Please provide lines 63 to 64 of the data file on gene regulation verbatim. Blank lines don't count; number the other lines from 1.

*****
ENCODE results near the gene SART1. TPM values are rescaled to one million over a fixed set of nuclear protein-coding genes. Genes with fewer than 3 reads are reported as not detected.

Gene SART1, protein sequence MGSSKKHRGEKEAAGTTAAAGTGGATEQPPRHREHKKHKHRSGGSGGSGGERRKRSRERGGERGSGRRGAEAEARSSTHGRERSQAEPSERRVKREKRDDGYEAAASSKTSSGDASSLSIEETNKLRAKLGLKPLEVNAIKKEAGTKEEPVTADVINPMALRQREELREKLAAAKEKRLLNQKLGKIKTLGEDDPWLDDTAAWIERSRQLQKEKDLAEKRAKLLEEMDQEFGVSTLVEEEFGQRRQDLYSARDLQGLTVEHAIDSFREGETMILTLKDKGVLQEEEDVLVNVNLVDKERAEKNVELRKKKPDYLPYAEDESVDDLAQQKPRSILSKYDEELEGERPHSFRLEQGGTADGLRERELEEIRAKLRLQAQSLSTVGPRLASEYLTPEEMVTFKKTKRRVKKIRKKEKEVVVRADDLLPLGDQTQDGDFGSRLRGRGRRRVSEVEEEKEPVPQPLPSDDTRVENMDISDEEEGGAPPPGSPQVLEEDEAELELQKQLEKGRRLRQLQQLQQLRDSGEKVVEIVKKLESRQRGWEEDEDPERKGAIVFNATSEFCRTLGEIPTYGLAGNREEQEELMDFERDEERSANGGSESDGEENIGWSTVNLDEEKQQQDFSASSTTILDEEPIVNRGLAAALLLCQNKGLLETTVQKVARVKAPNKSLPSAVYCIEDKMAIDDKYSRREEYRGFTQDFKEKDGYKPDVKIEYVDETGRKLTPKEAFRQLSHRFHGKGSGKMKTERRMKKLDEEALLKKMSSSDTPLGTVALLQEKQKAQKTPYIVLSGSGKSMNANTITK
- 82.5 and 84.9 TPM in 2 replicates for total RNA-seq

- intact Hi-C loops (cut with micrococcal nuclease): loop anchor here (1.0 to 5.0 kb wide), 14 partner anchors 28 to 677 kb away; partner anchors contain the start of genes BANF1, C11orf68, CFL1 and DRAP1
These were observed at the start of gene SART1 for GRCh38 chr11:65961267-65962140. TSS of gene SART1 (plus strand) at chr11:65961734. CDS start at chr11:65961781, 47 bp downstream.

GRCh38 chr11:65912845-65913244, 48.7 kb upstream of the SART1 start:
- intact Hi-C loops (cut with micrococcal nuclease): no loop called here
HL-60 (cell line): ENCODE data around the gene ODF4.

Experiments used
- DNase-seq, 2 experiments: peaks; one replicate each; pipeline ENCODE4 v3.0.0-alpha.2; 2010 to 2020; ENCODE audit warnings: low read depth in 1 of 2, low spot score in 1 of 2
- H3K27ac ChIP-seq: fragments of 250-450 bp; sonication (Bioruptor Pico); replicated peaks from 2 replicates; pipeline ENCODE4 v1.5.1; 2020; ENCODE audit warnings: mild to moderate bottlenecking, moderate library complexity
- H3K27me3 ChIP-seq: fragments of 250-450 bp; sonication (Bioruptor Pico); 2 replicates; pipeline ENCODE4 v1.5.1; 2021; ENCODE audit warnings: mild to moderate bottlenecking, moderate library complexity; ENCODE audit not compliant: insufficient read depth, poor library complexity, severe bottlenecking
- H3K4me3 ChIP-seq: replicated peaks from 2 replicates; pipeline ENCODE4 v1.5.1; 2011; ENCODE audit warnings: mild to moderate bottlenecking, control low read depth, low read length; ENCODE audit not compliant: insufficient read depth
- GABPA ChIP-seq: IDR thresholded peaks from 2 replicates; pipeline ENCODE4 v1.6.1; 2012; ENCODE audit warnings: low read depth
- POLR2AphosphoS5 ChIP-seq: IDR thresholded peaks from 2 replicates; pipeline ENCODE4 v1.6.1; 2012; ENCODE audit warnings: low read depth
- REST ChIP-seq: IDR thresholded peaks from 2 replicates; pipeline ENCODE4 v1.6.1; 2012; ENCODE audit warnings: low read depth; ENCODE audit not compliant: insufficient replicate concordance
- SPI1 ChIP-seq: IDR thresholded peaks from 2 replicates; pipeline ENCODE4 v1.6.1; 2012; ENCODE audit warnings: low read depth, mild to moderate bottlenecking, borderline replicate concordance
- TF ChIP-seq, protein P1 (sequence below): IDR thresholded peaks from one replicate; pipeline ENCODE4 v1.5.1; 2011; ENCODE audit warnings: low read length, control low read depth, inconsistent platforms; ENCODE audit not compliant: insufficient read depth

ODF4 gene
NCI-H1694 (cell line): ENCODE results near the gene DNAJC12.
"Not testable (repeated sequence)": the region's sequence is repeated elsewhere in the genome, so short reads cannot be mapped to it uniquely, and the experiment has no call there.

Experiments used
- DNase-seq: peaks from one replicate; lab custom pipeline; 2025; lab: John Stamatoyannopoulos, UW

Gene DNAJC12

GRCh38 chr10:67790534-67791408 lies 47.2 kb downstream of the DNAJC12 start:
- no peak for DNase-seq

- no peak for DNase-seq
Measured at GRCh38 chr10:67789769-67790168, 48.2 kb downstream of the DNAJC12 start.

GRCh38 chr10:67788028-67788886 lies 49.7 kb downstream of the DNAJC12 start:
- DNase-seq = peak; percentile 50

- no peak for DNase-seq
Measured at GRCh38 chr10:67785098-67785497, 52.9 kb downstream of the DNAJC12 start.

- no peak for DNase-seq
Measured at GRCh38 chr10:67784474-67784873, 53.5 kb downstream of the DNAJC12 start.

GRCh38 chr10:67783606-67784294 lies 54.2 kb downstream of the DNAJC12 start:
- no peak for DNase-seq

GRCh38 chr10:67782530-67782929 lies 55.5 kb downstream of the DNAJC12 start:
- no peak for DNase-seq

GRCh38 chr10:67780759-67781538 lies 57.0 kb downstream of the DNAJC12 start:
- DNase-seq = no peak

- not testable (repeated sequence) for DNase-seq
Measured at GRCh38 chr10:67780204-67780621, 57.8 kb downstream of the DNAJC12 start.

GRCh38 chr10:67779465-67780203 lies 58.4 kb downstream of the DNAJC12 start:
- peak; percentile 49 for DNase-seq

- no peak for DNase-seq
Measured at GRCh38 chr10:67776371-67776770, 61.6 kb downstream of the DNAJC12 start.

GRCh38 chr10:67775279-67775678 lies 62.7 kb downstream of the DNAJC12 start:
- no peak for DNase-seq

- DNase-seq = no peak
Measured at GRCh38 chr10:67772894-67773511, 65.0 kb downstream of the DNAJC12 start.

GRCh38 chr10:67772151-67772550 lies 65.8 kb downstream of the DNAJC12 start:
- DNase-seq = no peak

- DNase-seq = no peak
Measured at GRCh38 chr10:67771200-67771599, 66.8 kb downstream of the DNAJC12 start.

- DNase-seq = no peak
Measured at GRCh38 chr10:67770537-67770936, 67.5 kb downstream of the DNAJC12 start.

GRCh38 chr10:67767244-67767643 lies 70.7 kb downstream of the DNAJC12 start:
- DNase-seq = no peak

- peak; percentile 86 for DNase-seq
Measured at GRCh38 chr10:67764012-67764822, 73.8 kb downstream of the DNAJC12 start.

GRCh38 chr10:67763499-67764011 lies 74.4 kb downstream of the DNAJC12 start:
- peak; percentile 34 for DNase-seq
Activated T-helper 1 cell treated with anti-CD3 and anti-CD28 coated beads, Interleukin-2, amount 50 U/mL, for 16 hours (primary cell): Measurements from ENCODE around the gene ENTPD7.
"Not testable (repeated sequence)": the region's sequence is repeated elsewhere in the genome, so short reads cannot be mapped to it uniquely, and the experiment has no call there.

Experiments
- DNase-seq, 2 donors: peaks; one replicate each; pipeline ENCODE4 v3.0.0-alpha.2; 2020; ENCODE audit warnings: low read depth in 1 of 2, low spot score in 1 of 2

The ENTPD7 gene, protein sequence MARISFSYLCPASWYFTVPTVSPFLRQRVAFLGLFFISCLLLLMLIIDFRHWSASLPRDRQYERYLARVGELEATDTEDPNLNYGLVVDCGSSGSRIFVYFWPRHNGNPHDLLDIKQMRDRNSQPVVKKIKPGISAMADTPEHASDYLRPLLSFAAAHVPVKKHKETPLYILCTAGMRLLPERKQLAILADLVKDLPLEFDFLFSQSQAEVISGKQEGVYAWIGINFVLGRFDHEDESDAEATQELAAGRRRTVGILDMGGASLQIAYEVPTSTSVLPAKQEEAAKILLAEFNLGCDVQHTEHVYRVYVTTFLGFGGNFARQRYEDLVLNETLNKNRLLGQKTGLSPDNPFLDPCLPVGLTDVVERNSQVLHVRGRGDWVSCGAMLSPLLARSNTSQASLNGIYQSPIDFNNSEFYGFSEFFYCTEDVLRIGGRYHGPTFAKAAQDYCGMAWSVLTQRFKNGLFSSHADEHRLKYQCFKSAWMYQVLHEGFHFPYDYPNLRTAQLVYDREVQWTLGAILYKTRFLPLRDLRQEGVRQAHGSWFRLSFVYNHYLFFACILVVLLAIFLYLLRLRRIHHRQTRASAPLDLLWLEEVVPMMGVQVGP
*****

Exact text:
Activated T-helper 1 cell treated with anti-CD3 and anti-CD28 coated beads, Interleukin-2, amount 50 U/mL, for 16 hours (primary cell): Measurements from ENCODE around the gene ENTPD7.
"Not testable (repeated sequence)": the region's sequence is repeated elsewhere in the genome, so short reads cannot be mapped to it uniquely, and the experiment has no call there.